Based on the sleek Raymond Loewy-designed 1953 Studebaker Starliner hardtop coupe, the rakish 1956 Golden Hawk sported a tall, prominent egg-crate grille, a power hood bulge, a raised rear deck, and vertical fiberglass fins. Its 352 cubic-inch (5.8-liter) 275 horsepower Packard V8 made it one of the most powerful and fastest cars of its day. It is essentially an early ‘muscle’ car that preceded the first 1964 Pontiac GTO by eight model years.
For 1957, a 289 CID (4.7 L) McCulloch-supercharged Studebaker V8 (rated at the same 275 horsepower) replaced the Packard engine. A fiberglass overlay covered a hole in the hood, which was needed to clear the supercharger. The new chrome-trimmed concave metal fins swept out from the rear fenders. Fourteen-inch wheels replaced the 15-inch as standard, which made the car slightly lower for 1958 (15-inch wheels were optional). A round Hawk medallion was affixed to the grille and the available contrasting paint was applied to both roof and fins. A vacuum gauge was also added to the instrument panel.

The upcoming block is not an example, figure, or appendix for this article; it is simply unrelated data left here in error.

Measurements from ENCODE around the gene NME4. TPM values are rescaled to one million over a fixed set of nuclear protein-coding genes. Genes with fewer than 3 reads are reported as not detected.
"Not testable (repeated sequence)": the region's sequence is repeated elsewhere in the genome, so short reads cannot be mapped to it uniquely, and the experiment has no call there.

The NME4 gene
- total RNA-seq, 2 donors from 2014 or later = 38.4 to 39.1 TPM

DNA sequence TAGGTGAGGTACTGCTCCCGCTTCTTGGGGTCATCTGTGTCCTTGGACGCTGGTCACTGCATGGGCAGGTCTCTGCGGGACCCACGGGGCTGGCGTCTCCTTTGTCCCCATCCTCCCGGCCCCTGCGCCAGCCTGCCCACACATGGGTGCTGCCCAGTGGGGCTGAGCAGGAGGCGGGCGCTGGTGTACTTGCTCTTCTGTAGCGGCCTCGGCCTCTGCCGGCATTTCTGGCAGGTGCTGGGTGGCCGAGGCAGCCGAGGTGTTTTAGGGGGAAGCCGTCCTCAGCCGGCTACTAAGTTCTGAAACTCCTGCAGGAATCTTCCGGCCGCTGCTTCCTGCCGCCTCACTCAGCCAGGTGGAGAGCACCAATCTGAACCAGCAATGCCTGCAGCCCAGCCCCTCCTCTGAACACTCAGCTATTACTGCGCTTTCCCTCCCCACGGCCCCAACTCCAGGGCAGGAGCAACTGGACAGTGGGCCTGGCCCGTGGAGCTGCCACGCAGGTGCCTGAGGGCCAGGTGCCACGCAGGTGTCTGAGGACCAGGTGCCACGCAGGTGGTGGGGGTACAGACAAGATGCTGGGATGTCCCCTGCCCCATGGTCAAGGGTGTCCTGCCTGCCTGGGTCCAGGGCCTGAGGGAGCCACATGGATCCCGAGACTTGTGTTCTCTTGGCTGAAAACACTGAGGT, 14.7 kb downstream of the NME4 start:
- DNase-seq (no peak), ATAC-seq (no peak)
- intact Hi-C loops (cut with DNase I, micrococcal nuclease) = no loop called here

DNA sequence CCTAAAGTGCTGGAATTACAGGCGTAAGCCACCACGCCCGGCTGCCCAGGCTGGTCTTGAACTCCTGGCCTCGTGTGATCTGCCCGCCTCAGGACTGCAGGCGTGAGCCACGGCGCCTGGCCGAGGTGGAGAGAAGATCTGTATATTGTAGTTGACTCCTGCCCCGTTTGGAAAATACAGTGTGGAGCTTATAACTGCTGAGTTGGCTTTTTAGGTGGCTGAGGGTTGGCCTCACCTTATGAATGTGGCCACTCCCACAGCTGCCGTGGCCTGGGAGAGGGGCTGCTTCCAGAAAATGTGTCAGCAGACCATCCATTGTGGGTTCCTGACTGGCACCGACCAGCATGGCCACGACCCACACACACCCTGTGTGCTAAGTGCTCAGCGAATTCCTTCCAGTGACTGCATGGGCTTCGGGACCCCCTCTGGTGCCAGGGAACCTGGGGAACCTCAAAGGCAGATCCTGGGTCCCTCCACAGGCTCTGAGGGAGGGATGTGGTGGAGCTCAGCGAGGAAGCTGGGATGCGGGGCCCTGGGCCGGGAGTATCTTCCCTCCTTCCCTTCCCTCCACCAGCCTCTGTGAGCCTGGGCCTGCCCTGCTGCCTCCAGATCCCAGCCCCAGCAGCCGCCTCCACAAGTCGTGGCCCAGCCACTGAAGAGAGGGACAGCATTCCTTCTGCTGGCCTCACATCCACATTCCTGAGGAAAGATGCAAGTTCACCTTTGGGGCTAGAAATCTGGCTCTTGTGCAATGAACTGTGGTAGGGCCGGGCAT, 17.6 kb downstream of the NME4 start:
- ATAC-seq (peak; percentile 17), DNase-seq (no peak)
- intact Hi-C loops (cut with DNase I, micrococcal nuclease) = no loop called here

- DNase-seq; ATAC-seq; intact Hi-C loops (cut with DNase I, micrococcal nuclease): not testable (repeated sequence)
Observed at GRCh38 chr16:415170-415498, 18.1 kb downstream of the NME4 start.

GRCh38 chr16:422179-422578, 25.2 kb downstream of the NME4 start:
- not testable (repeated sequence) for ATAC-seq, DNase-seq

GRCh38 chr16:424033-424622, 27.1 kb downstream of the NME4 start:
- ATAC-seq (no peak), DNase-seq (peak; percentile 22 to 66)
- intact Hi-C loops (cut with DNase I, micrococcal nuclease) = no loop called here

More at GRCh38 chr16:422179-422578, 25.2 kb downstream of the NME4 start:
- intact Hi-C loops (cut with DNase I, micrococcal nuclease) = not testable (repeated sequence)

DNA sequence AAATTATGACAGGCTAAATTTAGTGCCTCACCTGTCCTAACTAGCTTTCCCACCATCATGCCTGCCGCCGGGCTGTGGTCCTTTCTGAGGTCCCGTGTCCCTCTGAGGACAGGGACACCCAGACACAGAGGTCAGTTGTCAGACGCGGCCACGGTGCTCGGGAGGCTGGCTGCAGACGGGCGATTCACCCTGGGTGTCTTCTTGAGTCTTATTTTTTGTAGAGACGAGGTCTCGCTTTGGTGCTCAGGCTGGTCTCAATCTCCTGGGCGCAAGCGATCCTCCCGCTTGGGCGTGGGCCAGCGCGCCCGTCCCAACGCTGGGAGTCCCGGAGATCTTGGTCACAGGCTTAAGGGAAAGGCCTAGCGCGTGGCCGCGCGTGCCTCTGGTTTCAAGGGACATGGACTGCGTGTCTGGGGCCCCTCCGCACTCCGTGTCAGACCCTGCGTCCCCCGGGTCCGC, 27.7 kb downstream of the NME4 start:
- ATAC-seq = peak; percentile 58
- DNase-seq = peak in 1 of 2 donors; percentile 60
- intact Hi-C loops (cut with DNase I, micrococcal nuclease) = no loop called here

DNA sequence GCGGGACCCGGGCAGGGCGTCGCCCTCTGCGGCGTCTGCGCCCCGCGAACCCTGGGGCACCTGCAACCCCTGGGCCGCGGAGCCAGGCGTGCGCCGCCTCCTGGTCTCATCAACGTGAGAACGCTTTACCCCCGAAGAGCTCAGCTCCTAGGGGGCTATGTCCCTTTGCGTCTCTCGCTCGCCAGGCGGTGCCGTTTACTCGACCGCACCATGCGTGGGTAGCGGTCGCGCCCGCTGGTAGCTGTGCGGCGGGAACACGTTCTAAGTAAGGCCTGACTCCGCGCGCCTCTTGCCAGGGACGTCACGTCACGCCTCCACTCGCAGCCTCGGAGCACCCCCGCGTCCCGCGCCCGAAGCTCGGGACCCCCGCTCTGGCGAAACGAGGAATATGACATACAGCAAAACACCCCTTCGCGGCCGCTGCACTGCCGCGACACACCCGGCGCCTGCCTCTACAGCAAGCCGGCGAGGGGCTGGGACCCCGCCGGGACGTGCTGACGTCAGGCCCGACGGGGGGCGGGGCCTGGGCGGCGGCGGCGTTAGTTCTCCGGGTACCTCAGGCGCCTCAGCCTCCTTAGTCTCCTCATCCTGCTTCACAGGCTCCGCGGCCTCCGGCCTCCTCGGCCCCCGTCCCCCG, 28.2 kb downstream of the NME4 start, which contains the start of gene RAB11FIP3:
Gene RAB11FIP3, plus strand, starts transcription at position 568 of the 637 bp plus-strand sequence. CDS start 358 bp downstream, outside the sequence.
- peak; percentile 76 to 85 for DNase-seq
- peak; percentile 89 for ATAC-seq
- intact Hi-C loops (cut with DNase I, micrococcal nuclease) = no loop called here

Sadly, when its sales were badly hit by the late-1950s recession, the Golden Hawk was discontinued after just 878 1958s were built. Today fewer than 100 are known to survive. This example is one of only four 1958 Golden Hawks factory painted in midnight black with white-gold metallic accents on its roof and fins. With the original body, chassis, and engine, a total restoration was completed in 2014.